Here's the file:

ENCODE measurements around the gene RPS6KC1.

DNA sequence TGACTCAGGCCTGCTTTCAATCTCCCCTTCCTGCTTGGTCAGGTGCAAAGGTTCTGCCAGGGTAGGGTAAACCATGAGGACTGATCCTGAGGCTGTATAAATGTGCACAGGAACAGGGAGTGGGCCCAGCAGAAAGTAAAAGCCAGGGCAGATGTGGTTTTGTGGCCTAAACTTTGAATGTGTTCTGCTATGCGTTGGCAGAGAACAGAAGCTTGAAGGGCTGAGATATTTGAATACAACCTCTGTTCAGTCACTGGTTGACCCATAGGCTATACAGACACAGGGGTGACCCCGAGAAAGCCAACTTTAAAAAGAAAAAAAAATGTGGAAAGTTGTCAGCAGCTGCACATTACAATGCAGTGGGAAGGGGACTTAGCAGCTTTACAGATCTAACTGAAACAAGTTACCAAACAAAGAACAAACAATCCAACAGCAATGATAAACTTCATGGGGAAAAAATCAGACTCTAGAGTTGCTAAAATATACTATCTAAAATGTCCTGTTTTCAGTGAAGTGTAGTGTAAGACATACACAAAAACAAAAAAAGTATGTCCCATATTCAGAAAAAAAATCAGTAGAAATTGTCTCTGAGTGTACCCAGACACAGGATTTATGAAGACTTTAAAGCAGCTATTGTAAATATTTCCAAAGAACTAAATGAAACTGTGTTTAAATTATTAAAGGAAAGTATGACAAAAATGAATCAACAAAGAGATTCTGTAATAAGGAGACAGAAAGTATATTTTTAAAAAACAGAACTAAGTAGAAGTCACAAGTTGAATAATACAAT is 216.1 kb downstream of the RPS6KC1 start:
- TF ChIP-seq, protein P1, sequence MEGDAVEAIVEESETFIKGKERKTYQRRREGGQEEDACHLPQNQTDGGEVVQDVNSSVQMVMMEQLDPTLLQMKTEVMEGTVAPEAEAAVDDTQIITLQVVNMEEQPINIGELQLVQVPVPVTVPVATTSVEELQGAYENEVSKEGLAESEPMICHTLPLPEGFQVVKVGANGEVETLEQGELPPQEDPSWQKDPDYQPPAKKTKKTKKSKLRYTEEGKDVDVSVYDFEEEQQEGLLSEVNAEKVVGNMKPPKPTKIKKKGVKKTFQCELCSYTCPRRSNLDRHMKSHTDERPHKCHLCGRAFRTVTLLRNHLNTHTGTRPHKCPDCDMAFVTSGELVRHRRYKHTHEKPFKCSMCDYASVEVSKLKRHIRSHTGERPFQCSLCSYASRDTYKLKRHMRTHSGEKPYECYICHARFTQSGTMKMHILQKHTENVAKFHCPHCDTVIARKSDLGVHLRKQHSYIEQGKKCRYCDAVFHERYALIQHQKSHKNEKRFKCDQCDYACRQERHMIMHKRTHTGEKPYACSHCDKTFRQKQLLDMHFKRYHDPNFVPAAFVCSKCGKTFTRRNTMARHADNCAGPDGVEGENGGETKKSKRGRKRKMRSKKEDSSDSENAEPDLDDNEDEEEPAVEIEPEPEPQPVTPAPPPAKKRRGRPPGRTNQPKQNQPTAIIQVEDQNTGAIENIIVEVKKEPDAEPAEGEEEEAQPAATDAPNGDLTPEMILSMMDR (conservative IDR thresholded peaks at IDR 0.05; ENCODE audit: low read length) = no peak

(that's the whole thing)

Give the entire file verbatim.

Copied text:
ENCODE measurements around the gene RPS6KC1.

DNA sequence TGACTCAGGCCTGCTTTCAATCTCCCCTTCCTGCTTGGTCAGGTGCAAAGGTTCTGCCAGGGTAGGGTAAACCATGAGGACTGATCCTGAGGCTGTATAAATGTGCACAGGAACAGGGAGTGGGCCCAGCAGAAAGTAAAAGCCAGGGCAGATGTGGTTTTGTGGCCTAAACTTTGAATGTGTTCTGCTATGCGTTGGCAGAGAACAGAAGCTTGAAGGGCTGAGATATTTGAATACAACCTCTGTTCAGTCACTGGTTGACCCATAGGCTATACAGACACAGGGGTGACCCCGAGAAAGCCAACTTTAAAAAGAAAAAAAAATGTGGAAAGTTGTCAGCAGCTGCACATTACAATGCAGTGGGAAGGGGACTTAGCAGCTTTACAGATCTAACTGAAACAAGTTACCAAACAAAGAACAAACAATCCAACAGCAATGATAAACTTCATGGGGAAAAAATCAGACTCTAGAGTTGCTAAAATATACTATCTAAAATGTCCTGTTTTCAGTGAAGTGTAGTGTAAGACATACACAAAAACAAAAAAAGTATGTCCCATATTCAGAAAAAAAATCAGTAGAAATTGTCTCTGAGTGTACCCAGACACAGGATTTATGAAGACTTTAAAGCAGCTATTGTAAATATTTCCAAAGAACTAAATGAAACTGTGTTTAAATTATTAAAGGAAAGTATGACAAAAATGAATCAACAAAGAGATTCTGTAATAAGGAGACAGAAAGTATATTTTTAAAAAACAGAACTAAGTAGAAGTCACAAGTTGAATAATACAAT is 216.1 kb downstream of the RPS6KC1 start:
- TF ChIP-seq, protein P1, sequence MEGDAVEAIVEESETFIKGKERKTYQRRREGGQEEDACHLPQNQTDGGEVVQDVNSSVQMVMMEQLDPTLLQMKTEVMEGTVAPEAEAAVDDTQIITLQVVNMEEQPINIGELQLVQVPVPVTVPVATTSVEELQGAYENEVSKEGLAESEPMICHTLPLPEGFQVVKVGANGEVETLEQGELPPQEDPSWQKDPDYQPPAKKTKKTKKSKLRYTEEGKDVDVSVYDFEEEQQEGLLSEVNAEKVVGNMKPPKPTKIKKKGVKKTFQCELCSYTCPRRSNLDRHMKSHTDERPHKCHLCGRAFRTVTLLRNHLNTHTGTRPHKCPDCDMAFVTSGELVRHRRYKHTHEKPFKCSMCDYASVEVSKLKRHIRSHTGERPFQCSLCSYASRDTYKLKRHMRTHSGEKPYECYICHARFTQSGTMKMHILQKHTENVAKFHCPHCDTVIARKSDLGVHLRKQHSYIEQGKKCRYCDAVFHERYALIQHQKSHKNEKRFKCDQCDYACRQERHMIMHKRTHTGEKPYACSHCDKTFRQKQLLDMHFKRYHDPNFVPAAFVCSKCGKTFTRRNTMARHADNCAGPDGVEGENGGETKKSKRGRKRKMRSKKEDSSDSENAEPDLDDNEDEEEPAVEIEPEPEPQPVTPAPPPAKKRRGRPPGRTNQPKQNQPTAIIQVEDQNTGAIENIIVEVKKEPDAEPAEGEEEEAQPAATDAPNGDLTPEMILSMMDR (conservative IDR thresholded peaks at IDR 0.05; ENCODE audit: low read length) = no peak